With our current GPU, we don’t have any cases to compare to, so we ran a test on an open test bench to give us a baseline of performance. In this state, our graphics card reached a delta T of 38°C – nice and low, as you’d expect given it has maximum access to cool air. Pleasingly, it only warmed up very slightly in the RVZ02, to 39°C, at least when the case was stood vertically. Horizontally, however, where the graphics card is very close to the floor, it increases by a whole 12°C. This still isn’t a disastrous result but high end gaming systems will definitely be better off in terms of average clock speeds and noise output stood vertically.
The CPU cooling results tell an interesting story. Without the graphics card under load, our AMD APU reaches a delta T of 64°C vertically and 65°C horizontally – essentially no difference, and on par with other cases we’ve seen such as the Cooler Master Elite 130, which is a good result considering it has no fans of its own.
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When you place the GPU under load as well, however, the horizontal arrangement seems best. It only increases by a couple of degrees Celsius, which is nothing to worry about – even the open test bench heated up by 4°C when we added the graphics card to the mix. However, when vertical, the temperature creeps up to a delta T of 73°C, possibly because of added heat rising through the case.
Whatever the reason, we still advise standing the case vertically if you’re building a powerful gaming system in the RVZ02, but also recommend making maximum use of what little space there is for a CPU cooler – the bigger fan you can use and the closer it can be to the side vents the better. If you’re building a less powerful rig or a HTPC, for example, then either orientation should provide adequate cooling. Overally the RVZ02 does well given that it doesn’t have any fans; this has obvious benefits for noise output as well – it’s as quiet as your other hardware is, producing no sound of its own.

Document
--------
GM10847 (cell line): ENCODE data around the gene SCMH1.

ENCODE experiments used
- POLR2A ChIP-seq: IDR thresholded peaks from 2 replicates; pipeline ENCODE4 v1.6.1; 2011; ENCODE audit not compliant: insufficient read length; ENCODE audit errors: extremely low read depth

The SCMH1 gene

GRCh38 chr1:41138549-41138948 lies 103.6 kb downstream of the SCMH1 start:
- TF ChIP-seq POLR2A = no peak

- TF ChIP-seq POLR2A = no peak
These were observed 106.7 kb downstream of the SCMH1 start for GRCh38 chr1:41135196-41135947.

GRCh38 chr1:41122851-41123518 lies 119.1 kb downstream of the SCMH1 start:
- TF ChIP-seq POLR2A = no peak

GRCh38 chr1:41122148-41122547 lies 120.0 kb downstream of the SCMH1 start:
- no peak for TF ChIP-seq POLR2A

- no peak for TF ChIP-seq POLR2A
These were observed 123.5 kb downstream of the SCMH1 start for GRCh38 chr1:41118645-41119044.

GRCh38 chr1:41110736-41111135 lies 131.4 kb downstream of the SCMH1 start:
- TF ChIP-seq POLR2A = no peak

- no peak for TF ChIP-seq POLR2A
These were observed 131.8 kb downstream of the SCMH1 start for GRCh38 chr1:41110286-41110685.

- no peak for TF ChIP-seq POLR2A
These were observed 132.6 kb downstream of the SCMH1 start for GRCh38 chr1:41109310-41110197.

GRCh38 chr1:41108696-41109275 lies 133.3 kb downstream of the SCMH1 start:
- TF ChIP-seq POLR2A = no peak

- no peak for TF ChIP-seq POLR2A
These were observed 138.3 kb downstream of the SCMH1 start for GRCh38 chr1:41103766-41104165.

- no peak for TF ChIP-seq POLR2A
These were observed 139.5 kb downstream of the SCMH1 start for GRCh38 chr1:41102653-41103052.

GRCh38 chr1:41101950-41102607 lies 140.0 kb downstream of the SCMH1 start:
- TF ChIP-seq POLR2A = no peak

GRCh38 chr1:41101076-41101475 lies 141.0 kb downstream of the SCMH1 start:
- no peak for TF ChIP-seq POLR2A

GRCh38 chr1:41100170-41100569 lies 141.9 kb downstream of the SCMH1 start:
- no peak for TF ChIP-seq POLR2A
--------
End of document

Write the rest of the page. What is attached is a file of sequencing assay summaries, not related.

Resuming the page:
In shrinking the width (or height, depending on how you look at it) of the RVZ02 compared to the RVZ01, SilverStone has developed a chassis that’s even more living room friendly – it’s barely bigger than an Xbox One (which has an external power supply, we should note), a console that would be put to shame by the performance you could theoretically achieve here. Remarkably, the case has actually been made more user-friendly than before – there really isn’t any part of the building or even the cable tidying process that’s particularly challenging
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Of course, a case like this does place limits on the hardware you can use but it still allows you to use monster graphics cards. Besides, the mini-ITX form factor really isn't very limiting at all these days for a single GPU system – there's a great selection of motherboards with the latest chipsets and SilverStone itself has plenty of accessories suitable for a build in the RVZ02. For example, there's the awesome SX600-G
SFX PSU, and it also offers a range of short cables and low profile coolers. On that topic, the 58mm of cooler clearance is the biggest limit of the case. We wouldn't go pushing our CPU much past stock speed unless you want to suffer high temperatures and/or noise output. As long as you stick to this and use a decent cooler, you'll have little to worry about thank to the case's fairly unrestricted airflow.
There are some downsides too, of course. For example, in places the case feels a bit rough around the edges – the plastic feet, front IO cover and lack of any anti-vibration are all points that spring to mind, but none of them take away from what the RVZ02 achieves. We're also not sure about the windowed edition's lack of dust filters. Thing could get clogged up pretty quickly, which is never good, but especially so for a passive case. We'd opt for the windowless version for this reason alone, as we don't think the windows add much aesthetically and it's hardly a case that's begging to be shown off. Alternatively, it's worth pointing out that SilverStone also produces the Milo ML08
, which has the same internals as the RVZ02 but a revitalised exterior including an optional carrying handle.
With all that said, we still think the RVZ02 is a pretty special case that would make a great home for a powerful living room PC. Alternatively, you could wait for the inevitable Fortress version, which is bound to have a more premium look and feel, but also a price tag to match.